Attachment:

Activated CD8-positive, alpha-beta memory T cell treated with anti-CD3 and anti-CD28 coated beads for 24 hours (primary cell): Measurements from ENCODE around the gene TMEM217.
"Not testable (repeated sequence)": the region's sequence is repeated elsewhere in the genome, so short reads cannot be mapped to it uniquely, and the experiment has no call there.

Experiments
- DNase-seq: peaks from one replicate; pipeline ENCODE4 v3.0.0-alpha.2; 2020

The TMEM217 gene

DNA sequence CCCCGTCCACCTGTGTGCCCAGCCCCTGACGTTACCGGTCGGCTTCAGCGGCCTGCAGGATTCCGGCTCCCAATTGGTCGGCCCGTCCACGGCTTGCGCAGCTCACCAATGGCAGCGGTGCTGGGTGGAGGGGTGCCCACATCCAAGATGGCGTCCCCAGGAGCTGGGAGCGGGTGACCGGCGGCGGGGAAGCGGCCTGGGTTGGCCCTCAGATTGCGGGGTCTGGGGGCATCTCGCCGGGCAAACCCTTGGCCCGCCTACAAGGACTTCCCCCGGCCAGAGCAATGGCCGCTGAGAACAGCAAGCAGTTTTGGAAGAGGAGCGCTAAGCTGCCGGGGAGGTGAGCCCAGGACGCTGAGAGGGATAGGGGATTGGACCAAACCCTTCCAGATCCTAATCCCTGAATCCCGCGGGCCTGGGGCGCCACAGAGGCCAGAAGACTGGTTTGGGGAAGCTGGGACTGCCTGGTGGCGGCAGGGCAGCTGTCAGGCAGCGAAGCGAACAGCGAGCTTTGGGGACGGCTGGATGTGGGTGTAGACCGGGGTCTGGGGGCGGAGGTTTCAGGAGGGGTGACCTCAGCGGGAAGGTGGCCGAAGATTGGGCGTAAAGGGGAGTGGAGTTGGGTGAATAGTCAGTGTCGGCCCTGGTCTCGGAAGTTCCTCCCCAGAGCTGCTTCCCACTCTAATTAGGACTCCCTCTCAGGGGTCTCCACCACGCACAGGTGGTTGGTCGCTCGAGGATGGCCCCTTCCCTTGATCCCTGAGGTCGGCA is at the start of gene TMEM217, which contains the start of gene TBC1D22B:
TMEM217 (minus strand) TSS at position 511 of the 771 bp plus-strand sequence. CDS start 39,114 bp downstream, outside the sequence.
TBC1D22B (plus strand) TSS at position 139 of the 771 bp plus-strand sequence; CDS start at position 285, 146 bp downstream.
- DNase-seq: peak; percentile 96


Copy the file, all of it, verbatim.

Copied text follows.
Activated CD8-positive, alpha-beta memory T cell treated with anti-CD3 and anti-CD28 coated beads for 24 hours (primary cell): Measurements from ENCODE around the gene TMEM217.
"Not testable (repeated sequence)": the region's sequence is repeated elsewhere in the genome, so short reads cannot be mapped to it uniquely, and the experiment has no call there.

Experiments
- DNase-seq: peaks from one replicate; pipeline ENCODE4 v3.0.0-alpha.2; 2020

The TMEM217 gene

DNA sequence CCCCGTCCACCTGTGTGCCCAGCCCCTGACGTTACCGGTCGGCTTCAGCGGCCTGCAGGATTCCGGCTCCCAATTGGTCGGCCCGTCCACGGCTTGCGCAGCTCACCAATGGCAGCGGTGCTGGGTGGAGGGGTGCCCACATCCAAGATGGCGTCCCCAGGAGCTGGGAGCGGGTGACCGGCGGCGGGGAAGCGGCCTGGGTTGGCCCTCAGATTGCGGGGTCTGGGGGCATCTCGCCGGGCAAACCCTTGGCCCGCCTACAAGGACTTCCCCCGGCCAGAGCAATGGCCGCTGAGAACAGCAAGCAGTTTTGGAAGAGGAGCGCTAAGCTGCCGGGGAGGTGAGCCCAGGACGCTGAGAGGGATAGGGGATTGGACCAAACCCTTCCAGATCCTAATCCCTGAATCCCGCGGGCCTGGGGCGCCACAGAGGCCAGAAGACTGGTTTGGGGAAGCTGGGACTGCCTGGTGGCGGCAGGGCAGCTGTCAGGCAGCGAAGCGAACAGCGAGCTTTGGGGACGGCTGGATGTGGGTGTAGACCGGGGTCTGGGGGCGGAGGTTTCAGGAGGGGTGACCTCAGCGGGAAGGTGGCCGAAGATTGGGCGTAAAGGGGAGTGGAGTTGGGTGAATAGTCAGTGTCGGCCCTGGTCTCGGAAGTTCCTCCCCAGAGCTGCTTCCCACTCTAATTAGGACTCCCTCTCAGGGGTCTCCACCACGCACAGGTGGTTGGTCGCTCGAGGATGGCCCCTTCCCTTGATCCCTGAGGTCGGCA is at the start of gene TMEM217, which contains the start of gene TBC1D22B:
TMEM217 (minus strand) TSS at position 511 of the 771 bp plus-strand sequence. CDS start 39,114 bp downstream, outside the sequence.
TBC1D22B (plus strand) TSS at position 139 of the 771 bp plus-strand sequence; CDS start at position 285, 146 bp downstream.
- DNase-seq: peak; percentile 96